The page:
I can't write my column this week, so I have to write a letter. In my heart I'd like to make it a love letter. All my dreams, my emotions, aspirations and desires.
NY's a weird place. As a city it has the ability to push so many people to extremes. So much light and yet no light at all. The kind of place you have to be very careful about making decisions. It's why windows only open three inches. NY feels like an easy place to die. I was nearly killed yesterday in a taxi. I was in a deep sleep, the kind of sleep I dream about. Deep, deep, deep, almost comatose. Then lurch, thrust, screech - and I'm wide awake, like I can see for the first time.
I wish I wasn't so thick. Thick as in stupid. Sometimes I have the most amazing moments of clarity. Razor sharp, crystal clear. It's at these times I can see how fucking stupid I am. I have always thought and said, clarity = harmony. Sometimes I hate my loyalty. I hate the way it holds me hostage. My friend Vanessa once had a go at me for trying to be nice. She said to me in her fantastic Swedish Eurotrash accent "Fuck man, just be a bitch."
And with all her Euro worldly wisdom, she's so right. It's like people who are unfaithful, it's so obvious that it's so much better to tell the truth. Why undercut someone else's development? Because we are afraid of the truth. It really hurts. I hate telling it, feeling it, being it.
At the moment I'm in my hotel. I've just been crying. It's too much of a long story to go into. Tonight I am to give a lecture at New York's School of Visual Arts and my face has turned into crater mass for the first time in years, full-blown herpes. Nothing like an attack of scabs to kill your confidence. What am I supposed to say to a gang of art students young enough to be my children? One of my favourite pieces of advice given to young people was by the rap star Eminem. When asked his views on drugs he said in a very drawn-out Detroit way, "Hey kids, don't do drugs, just give them to me." There used to be this joke that went around playgrounds in Tottenham. If Tracey Emin married Slim Shady what would she be called? Em-em Em dan na da doon nan Em an em da na da doom. I thought it was funny and cool that the kids knew who I was.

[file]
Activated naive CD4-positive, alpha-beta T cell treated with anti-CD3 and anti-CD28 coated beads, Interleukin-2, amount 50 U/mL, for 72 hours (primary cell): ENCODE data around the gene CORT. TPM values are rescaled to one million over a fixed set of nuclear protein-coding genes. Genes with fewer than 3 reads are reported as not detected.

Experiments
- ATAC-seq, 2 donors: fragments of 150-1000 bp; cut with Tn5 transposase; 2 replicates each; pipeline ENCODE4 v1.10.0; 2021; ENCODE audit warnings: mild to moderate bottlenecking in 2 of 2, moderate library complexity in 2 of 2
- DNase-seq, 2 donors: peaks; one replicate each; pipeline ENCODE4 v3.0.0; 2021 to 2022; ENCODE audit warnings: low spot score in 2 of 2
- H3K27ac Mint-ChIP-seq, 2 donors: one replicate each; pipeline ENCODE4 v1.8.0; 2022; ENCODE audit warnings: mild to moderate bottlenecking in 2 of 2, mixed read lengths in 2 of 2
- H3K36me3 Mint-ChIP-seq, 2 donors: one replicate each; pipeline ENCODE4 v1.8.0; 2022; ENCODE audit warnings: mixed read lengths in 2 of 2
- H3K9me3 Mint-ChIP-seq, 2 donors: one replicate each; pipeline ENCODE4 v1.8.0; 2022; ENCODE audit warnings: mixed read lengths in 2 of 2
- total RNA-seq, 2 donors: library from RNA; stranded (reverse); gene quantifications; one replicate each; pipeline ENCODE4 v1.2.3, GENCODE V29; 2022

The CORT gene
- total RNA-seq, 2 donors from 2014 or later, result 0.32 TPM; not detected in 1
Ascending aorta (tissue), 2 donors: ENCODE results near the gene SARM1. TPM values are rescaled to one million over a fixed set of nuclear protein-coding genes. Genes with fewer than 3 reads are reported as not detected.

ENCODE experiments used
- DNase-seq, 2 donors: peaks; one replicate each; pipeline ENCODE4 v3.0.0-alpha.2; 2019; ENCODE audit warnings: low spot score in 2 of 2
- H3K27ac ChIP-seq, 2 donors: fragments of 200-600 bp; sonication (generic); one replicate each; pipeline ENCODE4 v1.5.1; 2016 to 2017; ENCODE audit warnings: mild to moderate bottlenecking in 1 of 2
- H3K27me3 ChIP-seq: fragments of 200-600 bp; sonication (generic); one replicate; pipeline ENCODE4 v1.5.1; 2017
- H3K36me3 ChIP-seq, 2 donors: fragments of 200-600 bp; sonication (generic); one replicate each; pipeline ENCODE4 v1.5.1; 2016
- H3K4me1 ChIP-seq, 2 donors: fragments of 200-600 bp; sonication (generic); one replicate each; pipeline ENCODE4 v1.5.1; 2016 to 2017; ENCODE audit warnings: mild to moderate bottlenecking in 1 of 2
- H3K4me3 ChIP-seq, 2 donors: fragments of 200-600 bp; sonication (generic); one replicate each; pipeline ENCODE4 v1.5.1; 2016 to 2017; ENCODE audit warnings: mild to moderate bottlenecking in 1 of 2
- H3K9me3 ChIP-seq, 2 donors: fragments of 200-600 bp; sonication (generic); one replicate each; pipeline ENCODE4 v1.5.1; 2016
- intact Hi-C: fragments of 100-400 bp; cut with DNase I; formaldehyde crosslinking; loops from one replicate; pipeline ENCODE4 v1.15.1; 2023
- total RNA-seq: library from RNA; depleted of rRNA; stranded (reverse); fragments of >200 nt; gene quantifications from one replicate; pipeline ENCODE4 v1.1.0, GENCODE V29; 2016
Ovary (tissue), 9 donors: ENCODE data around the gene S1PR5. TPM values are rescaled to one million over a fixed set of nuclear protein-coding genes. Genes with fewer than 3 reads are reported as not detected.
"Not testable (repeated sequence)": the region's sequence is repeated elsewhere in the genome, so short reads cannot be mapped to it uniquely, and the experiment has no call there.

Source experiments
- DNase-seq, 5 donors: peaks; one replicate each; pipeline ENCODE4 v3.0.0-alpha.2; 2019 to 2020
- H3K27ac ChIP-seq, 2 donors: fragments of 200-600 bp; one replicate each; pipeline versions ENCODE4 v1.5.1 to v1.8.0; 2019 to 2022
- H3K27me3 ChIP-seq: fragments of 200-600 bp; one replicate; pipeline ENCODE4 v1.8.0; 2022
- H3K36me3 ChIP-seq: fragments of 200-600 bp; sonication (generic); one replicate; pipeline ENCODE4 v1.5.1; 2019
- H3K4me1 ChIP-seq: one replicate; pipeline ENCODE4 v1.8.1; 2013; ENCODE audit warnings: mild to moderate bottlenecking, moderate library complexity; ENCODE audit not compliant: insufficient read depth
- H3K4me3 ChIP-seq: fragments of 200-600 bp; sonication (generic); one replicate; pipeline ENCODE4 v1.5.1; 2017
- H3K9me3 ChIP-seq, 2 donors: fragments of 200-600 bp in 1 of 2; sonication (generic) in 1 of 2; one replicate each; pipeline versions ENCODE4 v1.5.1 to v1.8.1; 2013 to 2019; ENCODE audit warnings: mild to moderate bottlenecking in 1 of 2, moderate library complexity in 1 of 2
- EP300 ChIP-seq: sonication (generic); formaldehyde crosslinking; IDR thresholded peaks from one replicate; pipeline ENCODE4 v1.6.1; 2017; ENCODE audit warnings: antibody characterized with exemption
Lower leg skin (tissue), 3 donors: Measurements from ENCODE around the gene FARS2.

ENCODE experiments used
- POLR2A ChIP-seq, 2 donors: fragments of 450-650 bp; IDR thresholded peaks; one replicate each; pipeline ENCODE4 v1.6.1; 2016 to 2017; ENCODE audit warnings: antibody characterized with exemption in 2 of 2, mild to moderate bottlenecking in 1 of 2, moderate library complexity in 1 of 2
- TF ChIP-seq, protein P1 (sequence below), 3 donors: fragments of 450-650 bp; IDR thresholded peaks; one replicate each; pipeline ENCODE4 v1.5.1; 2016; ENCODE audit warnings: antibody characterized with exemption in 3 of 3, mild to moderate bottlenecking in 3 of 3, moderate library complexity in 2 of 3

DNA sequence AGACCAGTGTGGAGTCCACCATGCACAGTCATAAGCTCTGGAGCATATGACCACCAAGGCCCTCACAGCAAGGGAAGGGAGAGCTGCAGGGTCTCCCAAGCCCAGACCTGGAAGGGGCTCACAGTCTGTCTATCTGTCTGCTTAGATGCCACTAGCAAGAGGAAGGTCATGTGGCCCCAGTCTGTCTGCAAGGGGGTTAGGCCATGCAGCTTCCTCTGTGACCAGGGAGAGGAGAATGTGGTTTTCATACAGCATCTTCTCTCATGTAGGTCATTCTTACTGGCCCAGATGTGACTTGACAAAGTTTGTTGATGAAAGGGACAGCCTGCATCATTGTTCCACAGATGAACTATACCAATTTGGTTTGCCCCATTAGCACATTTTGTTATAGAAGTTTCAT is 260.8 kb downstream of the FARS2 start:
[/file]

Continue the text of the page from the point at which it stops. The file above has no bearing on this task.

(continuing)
People have children so their legacies can continue. It's cool being a recognised artist. You don't have the pressure to procreate. I have never had the breeder mentality, but sometimes I just want to make love. The idea that love can last forever. The most beautiful kiss in the world.
When I flew here on Tuesday I was afraid. I was very tired and exhausted. I went to sleep and I woke up to be told, "If you look to your left, we will be passing Edinburgh, and to your right Glasgow." I blew a kiss to Glasgow and I thought, Oh my God, Hurricane bloody Wilma. I curled up in a small foetal position and tried to remember lovely things - being held, being loved, being wanted, not rejected. Rejection is, I think, one of the most terrible things in the world, when someone says I don't want you, I reject you. But even in death you can feel rejected. All my life I've felt left behind.
When I was young I used to have this amazing dream that I'd be standing by a cliff, looking out to sea. The sea had disappeared, leaving rocks covered in seagrass and weed. Rock pools and fish flapping. When I think, it was strangely biblical, and there, miles away, the white line of the horizon. And as I look, the line moves closer and closer with a sound so intense it is deafening, a giant wave. I turn towards the cliff, but it's futile, so I face back towards the wave. It hits me, and within seconds it recedes as fast as it has come, and I am left wet and standing.
As a child this repetitive dream would almost kill me with fear, and now I long for it to return. It is so obvious - sometimes the things we are most afraid of cannot actually hurt. It's the sentimentality of holding on that hurts. When I'm miles away from home I sometimes have a clear view on things, and at the moment all I can quite honestly say is, "God my life's a mess and there's some big house-cleaning to be done."
Years ago, Sarah Lucas (the artist) said to me, "What you up to Trace?" I said, "I'm really busy throwing tons of stuff away." When she said "What?" I said, "The 1980s."
Humour always overrides fear. Tonight I'm in one of the most exciting cities in the world. Alone. I'm going to curl up in bed and watch The Evil Dead. There this terrible scene where a tree rapes a woman. First some ivy grabs her legs and then, well, you can guess! My point is that I will get over my fear of trees and one day I shall sit in a log cabin, in a forest, at night, surrounded by the bloody things. But I shall think of them as my friends. Majestic giants, but I'm not too sure if I'm ready to do that one alone.Reuse content